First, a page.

NAR said that in February, the median price of existing homes increased by 15.8% from a year earlier to US$313,000.

Redfin chief economist Daryl Fairweather (Daryl Fairweather) said that even if housing prices are rising rapidly, many homeowners are still reluctant to sell their homes because they are worried about competing for another home in the same market. Because mortgage interest rates are so low, many families decided to refinance last year instead of moving.

Real estate agents say there may be more inventory in the market this spring, which is usually the busiest season for home sales. However, there are not enough new products to cool the market. According to NAR data, across the country, there was a two-month supply of houses on the market at the end of February, close to the lowest level in history.

Even high-priced cities where sales plummeted last spring showed signs of growth. Brokerage firm Douglas Elliman said that the sales of Manhattan co-ops and condominiums in the first quarter of 2021 exceeded the same period last year for the first time in four quarters. According to data from Redfin, in San Francisco, house sales in February increased by 19% from the same period last year.

Homebuilders are trying to increase buildings to meet the booming demand. In recent years, new construction has rebounded from lows during the recession, but the country is still short of millions of housing units. Last spring, housing construction activity slowed down, while in summer, housing construction activity increased. However, according to builders and economists, the pace of construction is limited by high timber costs, material bottlenecks, and shortages of land and labor. The buying interest is so strong that many builders limit how many houses they can sell at once. They want to make sure that their sales will not exceed their capabilities.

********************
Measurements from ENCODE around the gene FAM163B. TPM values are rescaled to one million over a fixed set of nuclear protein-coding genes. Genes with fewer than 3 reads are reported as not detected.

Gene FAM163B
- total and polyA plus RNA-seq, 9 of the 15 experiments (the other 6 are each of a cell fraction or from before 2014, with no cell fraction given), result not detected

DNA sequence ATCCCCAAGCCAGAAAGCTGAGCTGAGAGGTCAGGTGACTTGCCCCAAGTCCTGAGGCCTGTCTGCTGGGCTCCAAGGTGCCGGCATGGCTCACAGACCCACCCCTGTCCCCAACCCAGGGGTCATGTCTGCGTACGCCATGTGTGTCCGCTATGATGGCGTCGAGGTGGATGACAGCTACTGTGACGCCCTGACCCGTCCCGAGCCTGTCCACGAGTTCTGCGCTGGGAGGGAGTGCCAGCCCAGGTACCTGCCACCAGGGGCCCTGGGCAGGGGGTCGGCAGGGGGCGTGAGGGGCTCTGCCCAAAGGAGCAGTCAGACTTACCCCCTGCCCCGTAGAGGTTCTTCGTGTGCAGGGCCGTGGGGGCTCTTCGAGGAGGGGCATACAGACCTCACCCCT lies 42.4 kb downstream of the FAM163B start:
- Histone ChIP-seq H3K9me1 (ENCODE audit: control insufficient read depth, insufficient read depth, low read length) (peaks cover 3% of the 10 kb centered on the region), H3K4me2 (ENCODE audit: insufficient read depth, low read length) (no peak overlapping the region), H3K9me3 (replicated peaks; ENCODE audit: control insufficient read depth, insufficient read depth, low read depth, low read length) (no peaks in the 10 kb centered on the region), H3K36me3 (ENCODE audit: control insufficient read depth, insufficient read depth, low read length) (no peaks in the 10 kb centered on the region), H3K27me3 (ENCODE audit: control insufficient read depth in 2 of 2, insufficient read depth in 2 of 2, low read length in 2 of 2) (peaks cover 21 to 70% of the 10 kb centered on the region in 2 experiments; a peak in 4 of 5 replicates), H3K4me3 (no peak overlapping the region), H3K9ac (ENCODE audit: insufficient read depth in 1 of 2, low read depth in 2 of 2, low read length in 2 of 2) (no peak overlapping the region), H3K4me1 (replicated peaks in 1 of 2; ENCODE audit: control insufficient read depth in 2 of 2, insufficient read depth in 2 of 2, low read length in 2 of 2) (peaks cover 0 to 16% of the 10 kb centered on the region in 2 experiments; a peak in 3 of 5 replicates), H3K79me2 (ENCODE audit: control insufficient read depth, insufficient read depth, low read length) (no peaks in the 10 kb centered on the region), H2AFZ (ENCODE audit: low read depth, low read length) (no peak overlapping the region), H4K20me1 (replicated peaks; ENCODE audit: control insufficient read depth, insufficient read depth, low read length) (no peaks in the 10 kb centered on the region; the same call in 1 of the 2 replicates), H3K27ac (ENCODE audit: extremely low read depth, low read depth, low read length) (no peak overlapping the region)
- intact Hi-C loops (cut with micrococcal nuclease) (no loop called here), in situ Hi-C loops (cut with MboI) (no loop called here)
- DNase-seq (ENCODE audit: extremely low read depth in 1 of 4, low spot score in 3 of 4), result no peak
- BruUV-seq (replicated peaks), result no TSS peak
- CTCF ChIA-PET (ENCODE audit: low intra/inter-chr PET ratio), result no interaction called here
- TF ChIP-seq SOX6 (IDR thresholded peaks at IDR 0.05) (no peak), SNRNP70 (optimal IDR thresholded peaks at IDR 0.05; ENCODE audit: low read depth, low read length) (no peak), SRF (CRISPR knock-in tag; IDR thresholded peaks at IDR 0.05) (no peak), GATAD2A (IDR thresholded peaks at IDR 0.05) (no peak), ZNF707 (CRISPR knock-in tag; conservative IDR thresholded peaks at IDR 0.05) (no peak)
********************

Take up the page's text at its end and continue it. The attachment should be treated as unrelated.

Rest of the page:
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Economists and executives predict that demand will remain strong this year, and they expect that as the large millennials and Gen Z generations age, population-driven forces will continue for several years. Nonetheless, there have been some recent signs that as more homes are listed, price growth may slow down. Rising mortgage rates-at their highest level since June and have been rising steadily in recent weeks-may cause some buyers to exit the market later this year.

Even buyers who are excited about owning their first house are wiped out by this business. When the epidemic broke out, Samantha and Doug Hawkins were 32 years old. They moved out of their one-bedroom apartment in Boston and moved into the house of Ms. Hawkins’ parents. They saved their savings by not paying rent, and Ms. Hawkins paid off her student loan.

However, when they started looking for a house in the second half of last year, they found it difficult to compete with other bidders. Ms. Hawkins from the human resources department said they were told that sellers would not consider offers with a down payment of less than 20%.

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After increasing their budget and expanding their search, the Hawkins accepted their sixth offer in March for a four-bedroom house in Westford, Massachusetts, which was farther from Boston than it seemed. far. They are in the contract and the transaction is expected to be completed in June.

Ms. Hawkins said: “We are very proud to be able to do this and are excited to take the next step in our lives.” “But to make it a competitive market… just a little bit of joy in the process. That’s it.”